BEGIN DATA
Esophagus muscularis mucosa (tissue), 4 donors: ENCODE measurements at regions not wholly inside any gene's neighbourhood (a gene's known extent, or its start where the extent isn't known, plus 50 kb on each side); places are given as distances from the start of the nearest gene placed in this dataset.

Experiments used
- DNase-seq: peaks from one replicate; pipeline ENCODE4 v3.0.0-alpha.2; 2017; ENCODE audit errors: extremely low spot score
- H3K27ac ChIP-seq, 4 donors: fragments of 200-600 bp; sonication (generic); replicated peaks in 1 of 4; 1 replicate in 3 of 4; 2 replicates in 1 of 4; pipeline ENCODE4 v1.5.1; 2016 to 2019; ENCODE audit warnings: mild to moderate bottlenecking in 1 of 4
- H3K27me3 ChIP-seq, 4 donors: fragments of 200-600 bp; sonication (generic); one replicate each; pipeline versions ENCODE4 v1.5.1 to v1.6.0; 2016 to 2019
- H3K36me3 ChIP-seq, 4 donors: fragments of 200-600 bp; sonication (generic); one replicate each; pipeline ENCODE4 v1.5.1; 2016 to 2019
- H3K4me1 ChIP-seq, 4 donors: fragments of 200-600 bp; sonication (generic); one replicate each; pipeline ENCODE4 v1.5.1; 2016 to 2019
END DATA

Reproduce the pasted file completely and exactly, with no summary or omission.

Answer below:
Esophagus muscularis mucosa (tissue), 4 donors: ENCODE measurements at regions not wholly inside any gene's neighbourhood (a gene's known extent, or its start where the extent isn't known, plus 50 kb on each side); places are given as distances from the start of the nearest gene placed in this dataset.

Experiments used
- DNase-seq: peaks from one replicate; pipeline ENCODE4 v3.0.0-alpha.2; 2017; ENCODE audit errors: extremely low spot score
- H3K27ac ChIP-seq, 4 donors: fragments of 200-600 bp; sonication (generic); replicated peaks in 1 of 4; 1 replicate in 3 of 4; 2 replicates in 1 of 4; pipeline ENCODE4 v1.5.1; 2016 to 2019; ENCODE audit warnings: mild to moderate bottlenecking in 1 of 4
- H3K27me3 ChIP-seq, 4 donors: fragments of 200-600 bp; sonication (generic); one replicate each; pipeline versions ENCODE4 v1.5.1 to v1.6.0; 2016 to 2019
- H3K36me3 ChIP-seq, 4 donors: fragments of 200-600 bp; sonication (generic); one replicate each; pipeline ENCODE4 v1.5.1; 2016 to 2019
- H3K4me1 ChIP-seq, 4 donors: fragments of 200-600 bp; sonication (generic); one replicate each; pipeline ENCODE4 v1.5.1; 2016 to 2019